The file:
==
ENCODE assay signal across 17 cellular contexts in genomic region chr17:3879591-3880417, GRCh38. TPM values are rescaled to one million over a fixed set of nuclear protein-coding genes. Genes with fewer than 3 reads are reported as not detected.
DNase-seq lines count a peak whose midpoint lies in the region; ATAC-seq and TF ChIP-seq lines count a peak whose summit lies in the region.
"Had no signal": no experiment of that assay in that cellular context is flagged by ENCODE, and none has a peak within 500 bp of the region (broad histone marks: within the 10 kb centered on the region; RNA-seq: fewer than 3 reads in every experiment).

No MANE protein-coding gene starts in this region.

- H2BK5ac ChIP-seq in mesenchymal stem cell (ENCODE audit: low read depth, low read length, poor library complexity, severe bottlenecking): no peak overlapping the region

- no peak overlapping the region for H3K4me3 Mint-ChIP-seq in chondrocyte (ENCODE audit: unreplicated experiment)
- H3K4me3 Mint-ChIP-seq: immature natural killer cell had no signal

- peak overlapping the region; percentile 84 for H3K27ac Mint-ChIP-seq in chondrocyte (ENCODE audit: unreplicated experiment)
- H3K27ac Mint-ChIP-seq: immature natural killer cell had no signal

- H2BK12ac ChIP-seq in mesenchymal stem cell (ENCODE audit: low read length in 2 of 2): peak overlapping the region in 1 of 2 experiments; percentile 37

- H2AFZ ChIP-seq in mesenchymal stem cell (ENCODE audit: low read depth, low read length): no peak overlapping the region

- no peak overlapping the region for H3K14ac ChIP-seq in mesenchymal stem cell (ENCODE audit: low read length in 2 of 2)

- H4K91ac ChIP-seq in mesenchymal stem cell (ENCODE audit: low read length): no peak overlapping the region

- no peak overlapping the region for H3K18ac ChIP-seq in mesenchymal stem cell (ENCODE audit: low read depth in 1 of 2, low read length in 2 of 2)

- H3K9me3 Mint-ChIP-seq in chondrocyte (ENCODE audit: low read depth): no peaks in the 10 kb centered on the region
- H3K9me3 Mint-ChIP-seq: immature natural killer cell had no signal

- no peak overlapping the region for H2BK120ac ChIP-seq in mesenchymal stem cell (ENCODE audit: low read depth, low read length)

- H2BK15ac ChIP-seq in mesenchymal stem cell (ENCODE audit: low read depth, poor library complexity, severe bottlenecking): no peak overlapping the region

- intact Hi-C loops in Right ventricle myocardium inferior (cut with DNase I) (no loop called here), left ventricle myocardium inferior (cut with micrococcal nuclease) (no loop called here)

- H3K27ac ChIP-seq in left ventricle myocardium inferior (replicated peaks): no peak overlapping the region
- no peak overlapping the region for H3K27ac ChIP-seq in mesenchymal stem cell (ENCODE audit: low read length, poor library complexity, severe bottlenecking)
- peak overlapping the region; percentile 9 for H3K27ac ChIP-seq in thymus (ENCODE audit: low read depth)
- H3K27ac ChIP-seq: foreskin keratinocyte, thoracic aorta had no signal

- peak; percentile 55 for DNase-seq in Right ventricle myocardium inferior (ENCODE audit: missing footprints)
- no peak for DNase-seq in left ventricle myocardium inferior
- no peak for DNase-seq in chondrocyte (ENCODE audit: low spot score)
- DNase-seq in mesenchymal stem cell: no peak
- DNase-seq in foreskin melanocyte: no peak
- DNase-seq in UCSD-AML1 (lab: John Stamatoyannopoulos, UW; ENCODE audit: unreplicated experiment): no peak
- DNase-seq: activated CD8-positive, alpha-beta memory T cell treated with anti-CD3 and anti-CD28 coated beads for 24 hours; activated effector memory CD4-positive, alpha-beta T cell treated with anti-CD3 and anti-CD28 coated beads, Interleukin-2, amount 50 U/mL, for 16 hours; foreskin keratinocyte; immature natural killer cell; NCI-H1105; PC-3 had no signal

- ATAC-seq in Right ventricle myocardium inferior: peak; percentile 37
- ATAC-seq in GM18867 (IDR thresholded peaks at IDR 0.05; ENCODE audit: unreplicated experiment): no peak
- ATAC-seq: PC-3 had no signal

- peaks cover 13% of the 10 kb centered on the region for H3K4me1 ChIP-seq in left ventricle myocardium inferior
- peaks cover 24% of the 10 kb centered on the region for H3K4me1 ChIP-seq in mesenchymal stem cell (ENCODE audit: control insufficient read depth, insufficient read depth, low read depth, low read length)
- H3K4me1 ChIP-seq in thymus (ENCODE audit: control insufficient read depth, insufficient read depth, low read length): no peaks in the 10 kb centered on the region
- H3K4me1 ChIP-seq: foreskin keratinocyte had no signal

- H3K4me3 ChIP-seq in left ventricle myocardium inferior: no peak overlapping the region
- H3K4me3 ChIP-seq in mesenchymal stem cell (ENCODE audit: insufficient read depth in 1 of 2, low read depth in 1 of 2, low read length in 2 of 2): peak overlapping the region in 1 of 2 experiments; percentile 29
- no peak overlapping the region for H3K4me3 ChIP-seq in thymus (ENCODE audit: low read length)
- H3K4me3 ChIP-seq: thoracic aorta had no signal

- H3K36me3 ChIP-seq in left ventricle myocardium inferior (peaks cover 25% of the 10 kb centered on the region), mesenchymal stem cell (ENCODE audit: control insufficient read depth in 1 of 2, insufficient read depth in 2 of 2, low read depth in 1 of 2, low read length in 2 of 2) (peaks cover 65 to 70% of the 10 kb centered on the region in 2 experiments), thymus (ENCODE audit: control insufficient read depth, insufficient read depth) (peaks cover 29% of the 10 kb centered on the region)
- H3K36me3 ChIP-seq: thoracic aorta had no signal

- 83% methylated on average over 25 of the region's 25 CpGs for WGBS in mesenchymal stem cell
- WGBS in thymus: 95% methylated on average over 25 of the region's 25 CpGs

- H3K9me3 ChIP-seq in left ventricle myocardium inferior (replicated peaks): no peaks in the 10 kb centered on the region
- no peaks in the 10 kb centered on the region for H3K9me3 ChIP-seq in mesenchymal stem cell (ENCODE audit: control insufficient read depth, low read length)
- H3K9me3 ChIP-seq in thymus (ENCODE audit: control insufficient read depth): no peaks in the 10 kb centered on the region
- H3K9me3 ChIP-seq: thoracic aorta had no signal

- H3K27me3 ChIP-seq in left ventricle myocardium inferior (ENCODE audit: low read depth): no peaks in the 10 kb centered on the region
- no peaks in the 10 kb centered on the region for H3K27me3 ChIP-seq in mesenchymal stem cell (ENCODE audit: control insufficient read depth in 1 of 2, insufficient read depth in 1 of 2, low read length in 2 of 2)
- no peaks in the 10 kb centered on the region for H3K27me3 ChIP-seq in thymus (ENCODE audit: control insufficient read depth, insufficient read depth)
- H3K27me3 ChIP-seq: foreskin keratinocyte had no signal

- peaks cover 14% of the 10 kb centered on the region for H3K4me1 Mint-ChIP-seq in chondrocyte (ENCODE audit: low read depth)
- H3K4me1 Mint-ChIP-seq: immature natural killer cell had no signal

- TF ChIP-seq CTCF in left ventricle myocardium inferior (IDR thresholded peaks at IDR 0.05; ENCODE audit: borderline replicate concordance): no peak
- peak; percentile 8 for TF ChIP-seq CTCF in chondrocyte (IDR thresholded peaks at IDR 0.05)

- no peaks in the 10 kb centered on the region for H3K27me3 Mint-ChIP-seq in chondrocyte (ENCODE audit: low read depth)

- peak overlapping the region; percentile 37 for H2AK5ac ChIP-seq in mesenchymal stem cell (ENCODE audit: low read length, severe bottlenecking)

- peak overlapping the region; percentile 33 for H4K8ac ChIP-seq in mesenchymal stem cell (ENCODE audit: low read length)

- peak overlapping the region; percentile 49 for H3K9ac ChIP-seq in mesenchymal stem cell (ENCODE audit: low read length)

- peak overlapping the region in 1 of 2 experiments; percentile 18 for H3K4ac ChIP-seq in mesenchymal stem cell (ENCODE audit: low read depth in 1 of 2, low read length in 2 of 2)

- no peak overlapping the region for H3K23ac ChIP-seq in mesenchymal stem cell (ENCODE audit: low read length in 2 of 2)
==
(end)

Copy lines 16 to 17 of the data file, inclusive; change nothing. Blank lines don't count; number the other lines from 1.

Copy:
- H3K9me3 Mint-ChIP-seq: immature natural killer cell had no signal

- no peak overlapping the region for H2BK120ac ChIP-seq in mesenchymal stem cell (ENCODE audit: low read depth, low read length)